You cannot cleave a ghost in twain with a cast-iron fireplace poker. Throwing snowballs at vampires will not keep your blood from being drained. And bugbears don’t really have an aversion to little girls in pink dresses (except for little Tessie Trueheart of the Green Dale; that little booger has a temper as large as her love for the color pink).
To go adventuring in Mickey the Dungeonmaster’s dungeons, you need the right equipment. Of course, whole books full of weapons and armor and adventuring doodads have been published. Some of the stuff we use in the family games comes from the game books, as exemplified by the items pictured above. The Blue Wood Armor of the Forest Guardian is a collection of items put together from the books published for D&D by Wizards of the Coast Publishing.
My daughter’s favorite weapon is a sentient throwing knife that always flies back to its current master after being thrown. It also never misses, adjusting its own flight to always strike the target for the greatest possible damage. It has a mind and intelligence of its own. It became sentient and alive in the middle of an epic combat with a magical giant golem who hit it with a spell that went disastrously wrong for the caster. This item was created on the spur of the moment in the midst of a published adventure, based on a disasterously low roll of the dice for the monster side of the combat.
Some items in the game are actually treasures from the published adventure scenarios I like to use. Instead of simply selling off items when they are discovered in the cold, dead hands of defeated evil druids whose dreams of conquest and tyrannical rule you have thwarted, you can take them for your own personal use. I have a tendency to embellish what is described in the pages of the adventure with both really good powers and effects, and really insidious concealed curses. The Legendary Black Blades are both demon-laced and deadly. And both, though fatal to your enemies, will eventually darken your own heart and possibly shorten your adventuring life the hard way.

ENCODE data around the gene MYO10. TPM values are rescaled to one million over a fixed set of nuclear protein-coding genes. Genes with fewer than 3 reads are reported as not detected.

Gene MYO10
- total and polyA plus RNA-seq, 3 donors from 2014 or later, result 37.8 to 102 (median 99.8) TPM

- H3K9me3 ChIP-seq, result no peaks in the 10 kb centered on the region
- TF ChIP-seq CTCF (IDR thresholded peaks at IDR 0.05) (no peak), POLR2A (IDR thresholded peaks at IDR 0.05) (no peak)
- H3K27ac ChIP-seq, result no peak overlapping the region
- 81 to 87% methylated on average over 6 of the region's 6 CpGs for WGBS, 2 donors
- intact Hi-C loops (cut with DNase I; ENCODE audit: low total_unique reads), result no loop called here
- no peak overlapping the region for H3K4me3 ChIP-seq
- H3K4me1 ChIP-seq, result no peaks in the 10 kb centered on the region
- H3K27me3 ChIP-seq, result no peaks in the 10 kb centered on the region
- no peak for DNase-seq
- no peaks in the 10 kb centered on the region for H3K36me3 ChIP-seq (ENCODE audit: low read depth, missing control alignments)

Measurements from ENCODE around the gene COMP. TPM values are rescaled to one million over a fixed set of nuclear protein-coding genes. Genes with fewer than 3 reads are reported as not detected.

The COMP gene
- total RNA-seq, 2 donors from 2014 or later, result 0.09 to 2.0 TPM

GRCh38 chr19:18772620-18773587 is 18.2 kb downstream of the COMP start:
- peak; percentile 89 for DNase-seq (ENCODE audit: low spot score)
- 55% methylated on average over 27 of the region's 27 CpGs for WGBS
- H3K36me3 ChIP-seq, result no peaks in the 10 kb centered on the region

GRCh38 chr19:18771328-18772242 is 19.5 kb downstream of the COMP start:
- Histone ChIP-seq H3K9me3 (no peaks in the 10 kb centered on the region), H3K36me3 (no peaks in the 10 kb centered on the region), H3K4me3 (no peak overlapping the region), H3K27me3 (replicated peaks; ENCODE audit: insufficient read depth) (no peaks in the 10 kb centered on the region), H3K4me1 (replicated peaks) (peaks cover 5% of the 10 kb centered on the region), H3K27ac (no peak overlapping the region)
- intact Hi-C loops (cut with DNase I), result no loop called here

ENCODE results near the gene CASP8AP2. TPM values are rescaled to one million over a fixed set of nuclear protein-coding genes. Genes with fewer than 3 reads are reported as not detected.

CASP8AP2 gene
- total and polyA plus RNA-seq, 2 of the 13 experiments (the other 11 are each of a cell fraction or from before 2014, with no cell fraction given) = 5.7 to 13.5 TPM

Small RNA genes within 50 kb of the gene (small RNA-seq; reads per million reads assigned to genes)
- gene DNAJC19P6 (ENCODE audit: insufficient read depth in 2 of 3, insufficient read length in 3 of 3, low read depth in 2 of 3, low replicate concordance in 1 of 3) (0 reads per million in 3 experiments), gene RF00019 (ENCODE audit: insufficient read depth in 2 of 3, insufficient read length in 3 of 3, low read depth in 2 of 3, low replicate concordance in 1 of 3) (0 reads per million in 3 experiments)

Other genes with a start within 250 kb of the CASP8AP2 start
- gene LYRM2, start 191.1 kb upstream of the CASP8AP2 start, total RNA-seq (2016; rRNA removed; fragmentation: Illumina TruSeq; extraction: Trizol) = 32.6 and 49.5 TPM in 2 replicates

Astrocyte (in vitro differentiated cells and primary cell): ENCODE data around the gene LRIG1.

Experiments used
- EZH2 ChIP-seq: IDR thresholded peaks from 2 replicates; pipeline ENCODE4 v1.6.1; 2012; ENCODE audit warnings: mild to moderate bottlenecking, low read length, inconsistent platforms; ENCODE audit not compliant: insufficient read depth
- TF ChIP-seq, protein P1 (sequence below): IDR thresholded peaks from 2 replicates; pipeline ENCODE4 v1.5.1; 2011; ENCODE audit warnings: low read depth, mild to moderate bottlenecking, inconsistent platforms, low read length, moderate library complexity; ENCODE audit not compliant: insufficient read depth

Not all equipment is made of swords and armor. The Evil Heads of Dr. Zorgo are a collection of living zombie heads that can impart wisdom and information (allowing characters to add skills) and can also direct you to places of adventure and great treasure. Of course, they are evil. There is always that little factor to consider. But come on, how can you not be tempted by treasures talked about by the Ghost Elf’s head when you tried to ask her for the time of day in her native land?
So the point of this post is that I am really proud of my drawings of D&D equipment and wanted to show them off. This post is merely an excuse for doing that. I have one more to show you, though I must confess, while I drew this one, it was designed by number one son to be used for his character, though as soon as he got it made, he sold it for lots of gold to use on the next project.